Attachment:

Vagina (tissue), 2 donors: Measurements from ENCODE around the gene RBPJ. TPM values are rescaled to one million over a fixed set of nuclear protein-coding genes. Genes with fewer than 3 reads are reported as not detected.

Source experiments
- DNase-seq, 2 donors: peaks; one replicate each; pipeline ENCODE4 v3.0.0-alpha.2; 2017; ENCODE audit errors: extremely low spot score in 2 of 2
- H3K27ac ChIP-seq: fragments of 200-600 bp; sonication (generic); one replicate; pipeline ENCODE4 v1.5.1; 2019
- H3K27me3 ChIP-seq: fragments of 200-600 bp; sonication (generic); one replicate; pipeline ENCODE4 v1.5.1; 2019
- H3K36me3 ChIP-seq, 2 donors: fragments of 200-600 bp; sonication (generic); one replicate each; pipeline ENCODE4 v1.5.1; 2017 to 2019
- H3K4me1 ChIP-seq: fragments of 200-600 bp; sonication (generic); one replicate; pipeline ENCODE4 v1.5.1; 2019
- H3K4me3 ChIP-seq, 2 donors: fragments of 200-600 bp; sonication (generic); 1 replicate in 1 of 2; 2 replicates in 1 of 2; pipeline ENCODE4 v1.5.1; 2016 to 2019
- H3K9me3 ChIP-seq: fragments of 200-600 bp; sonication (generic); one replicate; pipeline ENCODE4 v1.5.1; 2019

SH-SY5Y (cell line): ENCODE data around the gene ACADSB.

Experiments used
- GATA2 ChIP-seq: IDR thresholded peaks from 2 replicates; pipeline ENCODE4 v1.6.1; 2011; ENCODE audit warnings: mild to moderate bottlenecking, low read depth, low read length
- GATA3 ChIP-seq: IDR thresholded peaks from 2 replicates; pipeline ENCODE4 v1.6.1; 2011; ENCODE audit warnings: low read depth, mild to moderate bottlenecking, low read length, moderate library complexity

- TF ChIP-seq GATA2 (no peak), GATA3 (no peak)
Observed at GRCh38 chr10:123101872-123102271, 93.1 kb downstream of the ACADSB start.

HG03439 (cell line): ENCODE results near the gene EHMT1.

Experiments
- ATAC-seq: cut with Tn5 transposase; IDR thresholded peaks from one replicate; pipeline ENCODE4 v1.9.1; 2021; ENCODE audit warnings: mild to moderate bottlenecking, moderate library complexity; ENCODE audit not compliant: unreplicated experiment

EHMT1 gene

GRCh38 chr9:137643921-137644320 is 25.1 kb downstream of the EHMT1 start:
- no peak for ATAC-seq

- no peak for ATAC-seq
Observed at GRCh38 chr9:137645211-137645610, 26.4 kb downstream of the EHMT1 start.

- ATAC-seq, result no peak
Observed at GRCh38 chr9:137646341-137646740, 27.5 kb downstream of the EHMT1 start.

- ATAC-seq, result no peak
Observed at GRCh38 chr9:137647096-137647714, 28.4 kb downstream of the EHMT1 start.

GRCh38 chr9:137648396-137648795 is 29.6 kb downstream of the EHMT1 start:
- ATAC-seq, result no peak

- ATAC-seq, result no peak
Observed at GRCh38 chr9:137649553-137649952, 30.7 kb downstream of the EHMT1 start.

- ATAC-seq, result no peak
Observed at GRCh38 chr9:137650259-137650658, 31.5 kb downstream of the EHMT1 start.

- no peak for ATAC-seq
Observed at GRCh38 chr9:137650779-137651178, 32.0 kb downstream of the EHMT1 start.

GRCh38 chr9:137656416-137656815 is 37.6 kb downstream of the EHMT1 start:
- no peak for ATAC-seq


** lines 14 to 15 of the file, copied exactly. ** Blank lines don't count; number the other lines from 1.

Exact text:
- TF ChIP-seq GATA2 (no peak), GATA3 (no peak)
Observed at GRCh38 chr10:123101872-123102271, 93.1 kb downstream of the ACADSB start.